Bear: The Life and Times of Augustus Owsley Stanley III [EPUB]
21 November 2016, 21:01
2016 | EPUB | 2.18MB
The creator of the dancing bear logo and designer of the Wall of Sound for the Grateful Dead, Augustus Owsley Stanley III, better known by his nickname, Bear, was one of the most iconic figures in the cultural revolution that changed both America and the world during the 1960s.
Owsley's high octane rocket fuel enabled Ken Kesey and his Merry Pranksters to put on the Acid Tests. It also powered much of what happened on stage at Monterey Pop. Owsley turned on Pete Townshend of The Who and Jimi Hendrix. The shipment of LSD that Owsley sent John Lennon resulted in The Beatles' Magical Mystery Tour album and film.
Convinced that the Grateful Dead were destined to become the world's greatest rock 'n' roll band, Owsley provided the money that kept them going during their early days. As their longtime soundman, he then faithfully recorded many of the Dead's greatest live performances and designed the massive space age system that came to be known as the Wall of Sound.
Award-winning author and biographer Robert Greenfield’s definitive biography of this Grateful Dead legend masterfully takes us through Owsley's incredible life and times to bring us a full picture of this fascinating man for the first time.
John Donne: The Reformed Soul: A Biography [EPUB]
21 November 2016, 20:15
2008 | EPUB | 2.07MB
From scholar to buccaneer, from outcast to establishment figure, John Donne emerged as one of the greatest English poets. Following Donne from Plague-ridden streets to palaces, from taverns to the pulpit of St Paul's, John Stubbs's "exemplary literary biography" (Harold Bloom) is a vivid portrait of an extraordinary writer and his country at a time of bewildering and cruel transformation.
Rosset: My Life in Publishing and How I Fought Censorship [EPUB]
21 November 2016, 20:12
2016 | EPUB | 7.82MB
Genet…Beckett…Burroughs…Miller…Ionesco, Oe, Duras. Harold Pinter and Tom Stoppard. Hubert Selby Jr. and John Rechy. The legendary film I Am Curious (Yellow). The books that assaulted the fort of propriety that was the United States in the 1950s and ’60s, Lady Chatterley’s Lover and The Tropic of Cancer. The Evergreen Review. Victorian “erotica.” The Autobiography of Malcolm X. A bombing, a sit-in, and a near-fistfight with Norman Mailer. The common thread between these disparate elements, a number of which reshaped modern culture, was Barney Rosset.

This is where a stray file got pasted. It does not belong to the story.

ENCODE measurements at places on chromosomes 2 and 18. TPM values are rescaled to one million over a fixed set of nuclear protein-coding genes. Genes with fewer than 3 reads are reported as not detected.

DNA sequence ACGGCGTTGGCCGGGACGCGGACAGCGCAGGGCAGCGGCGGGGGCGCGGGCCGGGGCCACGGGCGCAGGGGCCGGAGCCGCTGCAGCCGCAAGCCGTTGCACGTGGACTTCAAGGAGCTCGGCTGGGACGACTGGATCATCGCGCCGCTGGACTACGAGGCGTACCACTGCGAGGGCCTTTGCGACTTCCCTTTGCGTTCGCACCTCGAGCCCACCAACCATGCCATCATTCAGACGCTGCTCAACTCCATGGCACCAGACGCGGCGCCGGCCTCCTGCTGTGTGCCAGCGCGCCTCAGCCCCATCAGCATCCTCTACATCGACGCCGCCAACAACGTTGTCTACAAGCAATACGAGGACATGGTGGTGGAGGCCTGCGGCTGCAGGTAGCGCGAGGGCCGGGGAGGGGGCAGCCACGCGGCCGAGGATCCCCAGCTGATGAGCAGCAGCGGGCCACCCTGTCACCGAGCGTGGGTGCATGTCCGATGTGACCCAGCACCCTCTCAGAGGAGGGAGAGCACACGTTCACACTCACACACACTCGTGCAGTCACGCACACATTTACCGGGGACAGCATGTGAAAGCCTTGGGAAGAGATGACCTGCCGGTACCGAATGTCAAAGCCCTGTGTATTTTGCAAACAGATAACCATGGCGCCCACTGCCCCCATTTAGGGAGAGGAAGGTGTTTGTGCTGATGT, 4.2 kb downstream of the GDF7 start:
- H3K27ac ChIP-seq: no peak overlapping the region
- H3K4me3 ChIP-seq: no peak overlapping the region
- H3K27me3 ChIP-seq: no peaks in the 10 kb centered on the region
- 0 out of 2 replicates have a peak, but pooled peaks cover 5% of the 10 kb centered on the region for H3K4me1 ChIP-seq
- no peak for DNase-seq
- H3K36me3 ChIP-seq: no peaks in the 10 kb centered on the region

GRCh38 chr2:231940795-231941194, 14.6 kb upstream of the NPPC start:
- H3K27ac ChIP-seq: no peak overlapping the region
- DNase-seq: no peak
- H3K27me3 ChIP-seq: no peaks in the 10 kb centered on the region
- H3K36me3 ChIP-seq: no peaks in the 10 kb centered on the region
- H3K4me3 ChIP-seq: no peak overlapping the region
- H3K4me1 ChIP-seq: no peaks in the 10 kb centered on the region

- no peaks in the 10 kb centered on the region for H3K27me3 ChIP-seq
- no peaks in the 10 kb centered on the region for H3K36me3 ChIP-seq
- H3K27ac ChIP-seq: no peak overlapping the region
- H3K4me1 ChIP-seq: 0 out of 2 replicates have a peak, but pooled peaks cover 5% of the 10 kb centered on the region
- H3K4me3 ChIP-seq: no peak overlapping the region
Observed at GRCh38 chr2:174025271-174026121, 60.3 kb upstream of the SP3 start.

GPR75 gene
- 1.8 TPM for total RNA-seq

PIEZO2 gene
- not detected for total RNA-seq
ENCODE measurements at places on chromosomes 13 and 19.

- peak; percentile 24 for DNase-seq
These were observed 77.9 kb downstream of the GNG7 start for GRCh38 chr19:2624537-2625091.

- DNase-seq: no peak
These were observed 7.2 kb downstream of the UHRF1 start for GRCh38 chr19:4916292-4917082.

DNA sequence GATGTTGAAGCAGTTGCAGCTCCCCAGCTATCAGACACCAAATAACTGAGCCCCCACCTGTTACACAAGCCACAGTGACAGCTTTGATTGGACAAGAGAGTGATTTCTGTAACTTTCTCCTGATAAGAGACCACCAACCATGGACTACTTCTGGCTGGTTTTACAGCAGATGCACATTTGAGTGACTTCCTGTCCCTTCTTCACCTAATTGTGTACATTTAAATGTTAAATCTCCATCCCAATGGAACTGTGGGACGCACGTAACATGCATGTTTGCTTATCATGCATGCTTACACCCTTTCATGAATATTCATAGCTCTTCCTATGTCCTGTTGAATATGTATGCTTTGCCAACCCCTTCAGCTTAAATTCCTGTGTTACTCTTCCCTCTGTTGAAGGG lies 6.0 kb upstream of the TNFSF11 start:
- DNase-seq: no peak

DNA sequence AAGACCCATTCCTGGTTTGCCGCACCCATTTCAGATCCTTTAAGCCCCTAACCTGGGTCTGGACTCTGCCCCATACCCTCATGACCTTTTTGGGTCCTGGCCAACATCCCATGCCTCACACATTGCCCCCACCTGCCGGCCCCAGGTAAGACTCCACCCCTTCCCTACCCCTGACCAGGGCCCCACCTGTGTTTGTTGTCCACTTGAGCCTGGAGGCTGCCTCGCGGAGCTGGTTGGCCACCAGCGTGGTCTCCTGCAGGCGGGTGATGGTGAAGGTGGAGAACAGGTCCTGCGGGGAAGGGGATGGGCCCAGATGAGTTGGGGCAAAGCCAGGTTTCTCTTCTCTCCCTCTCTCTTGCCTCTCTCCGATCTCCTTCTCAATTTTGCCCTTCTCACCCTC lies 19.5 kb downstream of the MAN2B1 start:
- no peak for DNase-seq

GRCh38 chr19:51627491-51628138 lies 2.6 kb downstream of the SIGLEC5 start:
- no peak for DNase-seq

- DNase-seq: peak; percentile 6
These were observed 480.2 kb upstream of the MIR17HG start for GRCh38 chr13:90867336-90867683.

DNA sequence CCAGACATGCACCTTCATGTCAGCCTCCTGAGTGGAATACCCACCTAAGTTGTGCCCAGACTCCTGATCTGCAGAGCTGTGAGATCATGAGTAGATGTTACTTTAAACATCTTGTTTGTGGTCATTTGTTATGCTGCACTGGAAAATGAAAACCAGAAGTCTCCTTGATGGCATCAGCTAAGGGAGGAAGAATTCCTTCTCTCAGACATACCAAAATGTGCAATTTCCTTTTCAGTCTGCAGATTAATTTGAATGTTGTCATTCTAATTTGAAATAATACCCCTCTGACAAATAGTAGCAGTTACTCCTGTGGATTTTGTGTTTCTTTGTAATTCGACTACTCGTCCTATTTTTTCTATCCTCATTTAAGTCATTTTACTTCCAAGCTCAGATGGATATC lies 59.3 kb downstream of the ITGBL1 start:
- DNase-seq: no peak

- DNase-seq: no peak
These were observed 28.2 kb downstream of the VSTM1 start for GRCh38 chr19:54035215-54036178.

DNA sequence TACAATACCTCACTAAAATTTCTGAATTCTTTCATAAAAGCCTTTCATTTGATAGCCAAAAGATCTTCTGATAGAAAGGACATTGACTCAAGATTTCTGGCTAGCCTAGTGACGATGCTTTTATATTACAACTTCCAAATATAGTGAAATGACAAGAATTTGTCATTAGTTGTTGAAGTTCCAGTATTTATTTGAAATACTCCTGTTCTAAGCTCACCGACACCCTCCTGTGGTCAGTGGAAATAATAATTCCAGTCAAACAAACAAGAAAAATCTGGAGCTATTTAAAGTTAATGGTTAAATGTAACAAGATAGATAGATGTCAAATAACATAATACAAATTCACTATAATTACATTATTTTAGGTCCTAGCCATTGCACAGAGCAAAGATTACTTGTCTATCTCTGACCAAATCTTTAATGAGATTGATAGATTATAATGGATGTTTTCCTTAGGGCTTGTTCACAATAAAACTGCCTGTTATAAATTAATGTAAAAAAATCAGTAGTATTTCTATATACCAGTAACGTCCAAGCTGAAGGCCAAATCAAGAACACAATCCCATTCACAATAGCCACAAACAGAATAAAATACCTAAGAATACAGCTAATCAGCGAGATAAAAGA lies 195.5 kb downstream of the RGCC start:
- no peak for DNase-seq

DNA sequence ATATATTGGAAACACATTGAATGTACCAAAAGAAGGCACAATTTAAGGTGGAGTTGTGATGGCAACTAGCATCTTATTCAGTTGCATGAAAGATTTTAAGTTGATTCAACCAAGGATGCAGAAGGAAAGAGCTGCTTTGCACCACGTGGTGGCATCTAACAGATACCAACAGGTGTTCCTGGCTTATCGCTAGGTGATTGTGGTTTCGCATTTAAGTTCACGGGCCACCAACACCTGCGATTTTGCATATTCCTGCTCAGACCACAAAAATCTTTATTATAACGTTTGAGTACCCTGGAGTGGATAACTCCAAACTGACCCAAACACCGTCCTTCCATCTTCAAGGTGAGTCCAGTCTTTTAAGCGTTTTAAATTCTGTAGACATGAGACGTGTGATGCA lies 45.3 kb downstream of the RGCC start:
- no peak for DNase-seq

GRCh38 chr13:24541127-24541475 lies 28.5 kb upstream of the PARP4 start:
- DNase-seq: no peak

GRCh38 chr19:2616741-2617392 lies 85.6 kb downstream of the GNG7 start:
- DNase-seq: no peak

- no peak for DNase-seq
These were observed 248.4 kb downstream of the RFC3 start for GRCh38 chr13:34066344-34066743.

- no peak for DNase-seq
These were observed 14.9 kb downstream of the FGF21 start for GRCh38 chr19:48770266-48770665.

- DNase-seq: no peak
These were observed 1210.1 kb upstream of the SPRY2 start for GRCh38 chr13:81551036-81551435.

Rosset was the antidote to the trope of the “gentleman publisher” personified by other pioneering figures of the industry such as Alfred A. Knopf, Bennett Cerf and James Laughlin. If Barney saw a crowd heading one way—he looked the other. If he knew something was forbidden, he regarded it as a plus. Unsurprisingly, financial ruin, along with the highs and lows of critical reception, marked his career. But his unswerving dedication to publishing what he wanted made him one of the most influential publishers ever.
Rosset began work on his autobiography a decade before his death in 2012, and several publishers and a number of editors worked with him on the project. Now, at last, in his own words, we have a portrait of the man who reshaped how we think about language, literature—and sex. Here are the stories behind the filming of Norman Mailer’s Maidstone and Samuel Beckett’s Film; the battles with the US government over Tropic of Cancer and much else; the search for Che’s diaries; his romance with the expressionist painter Joan Mitchell, and more.
At times appalling, more often inspiring, never boring or conventional: this is Barney Rosset, uncensored.